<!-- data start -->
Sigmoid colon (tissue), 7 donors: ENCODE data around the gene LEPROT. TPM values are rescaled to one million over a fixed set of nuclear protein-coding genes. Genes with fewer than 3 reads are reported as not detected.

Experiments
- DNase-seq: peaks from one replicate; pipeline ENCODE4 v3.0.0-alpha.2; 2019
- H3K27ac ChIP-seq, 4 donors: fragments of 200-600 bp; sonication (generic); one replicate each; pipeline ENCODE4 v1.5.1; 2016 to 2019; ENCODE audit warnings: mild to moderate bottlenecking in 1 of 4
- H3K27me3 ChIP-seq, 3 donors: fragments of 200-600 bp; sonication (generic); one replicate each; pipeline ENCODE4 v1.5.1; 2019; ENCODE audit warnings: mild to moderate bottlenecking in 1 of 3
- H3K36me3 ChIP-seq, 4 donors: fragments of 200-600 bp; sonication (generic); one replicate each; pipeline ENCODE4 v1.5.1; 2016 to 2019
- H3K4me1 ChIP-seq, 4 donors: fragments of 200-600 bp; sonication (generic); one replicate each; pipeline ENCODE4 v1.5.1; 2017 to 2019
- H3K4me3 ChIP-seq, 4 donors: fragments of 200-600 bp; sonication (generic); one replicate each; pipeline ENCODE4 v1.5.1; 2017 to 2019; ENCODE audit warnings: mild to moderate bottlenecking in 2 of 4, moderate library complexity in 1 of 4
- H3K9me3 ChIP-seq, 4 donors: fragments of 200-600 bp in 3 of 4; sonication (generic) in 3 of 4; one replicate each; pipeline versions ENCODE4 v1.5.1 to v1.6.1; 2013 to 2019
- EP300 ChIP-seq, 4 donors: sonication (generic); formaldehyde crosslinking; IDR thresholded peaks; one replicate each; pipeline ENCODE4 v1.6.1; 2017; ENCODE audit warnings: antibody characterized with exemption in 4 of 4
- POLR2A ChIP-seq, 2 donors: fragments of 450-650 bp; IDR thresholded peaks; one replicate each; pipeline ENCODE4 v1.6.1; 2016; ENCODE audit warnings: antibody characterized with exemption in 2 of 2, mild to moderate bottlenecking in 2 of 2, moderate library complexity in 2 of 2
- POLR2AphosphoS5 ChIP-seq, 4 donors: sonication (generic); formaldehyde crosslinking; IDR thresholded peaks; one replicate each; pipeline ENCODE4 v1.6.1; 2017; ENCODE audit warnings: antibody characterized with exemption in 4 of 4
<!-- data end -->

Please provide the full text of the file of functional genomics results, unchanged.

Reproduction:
Sigmoid colon (tissue), 7 donors: ENCODE data around the gene LEPROT. TPM values are rescaled to one million over a fixed set of nuclear protein-coding genes. Genes with fewer than 3 reads are reported as not detected.

Experiments
- DNase-seq: peaks from one replicate; pipeline ENCODE4 v3.0.0-alpha.2; 2019
- H3K27ac ChIP-seq, 4 donors: fragments of 200-600 bp; sonication (generic); one replicate each; pipeline ENCODE4 v1.5.1; 2016 to 2019; ENCODE audit warnings: mild to moderate bottlenecking in 1 of 4
- H3K27me3 ChIP-seq, 3 donors: fragments of 200-600 bp; sonication (generic); one replicate each; pipeline ENCODE4 v1.5.1; 2019; ENCODE audit warnings: mild to moderate bottlenecking in 1 of 3
- H3K36me3 ChIP-seq, 4 donors: fragments of 200-600 bp; sonication (generic); one replicate each; pipeline ENCODE4 v1.5.1; 2016 to 2019
- H3K4me1 ChIP-seq, 4 donors: fragments of 200-600 bp; sonication (generic); one replicate each; pipeline ENCODE4 v1.5.1; 2017 to 2019
- H3K4me3 ChIP-seq, 4 donors: fragments of 200-600 bp; sonication (generic); one replicate each; pipeline ENCODE4 v1.5.1; 2017 to 2019; ENCODE audit warnings: mild to moderate bottlenecking in 2 of 4, moderate library complexity in 1 of 4
- H3K9me3 ChIP-seq, 4 donors: fragments of 200-600 bp in 3 of 4; sonication (generic) in 3 of 4; one replicate each; pipeline versions ENCODE4 v1.5.1 to v1.6.1; 2013 to 2019
- EP300 ChIP-seq, 4 donors: sonication (generic); formaldehyde crosslinking; IDR thresholded peaks; one replicate each; pipeline ENCODE4 v1.6.1; 2017; ENCODE audit warnings: antibody characterized with exemption in 4 of 4
- POLR2A ChIP-seq, 2 donors: fragments of 450-650 bp; IDR thresholded peaks; one replicate each; pipeline ENCODE4 v1.6.1; 2016; ENCODE audit warnings: antibody characterized with exemption in 2 of 2, mild to moderate bottlenecking in 2 of 2, moderate library complexity in 2 of 2
- POLR2AphosphoS5 ChIP-seq, 4 donors: sonication (generic); formaldehyde crosslinking; IDR thresholded peaks; one replicate each; pipeline ENCODE4 v1.6.1; 2017; ENCODE audit warnings: antibody characterized with exemption in 4 of 4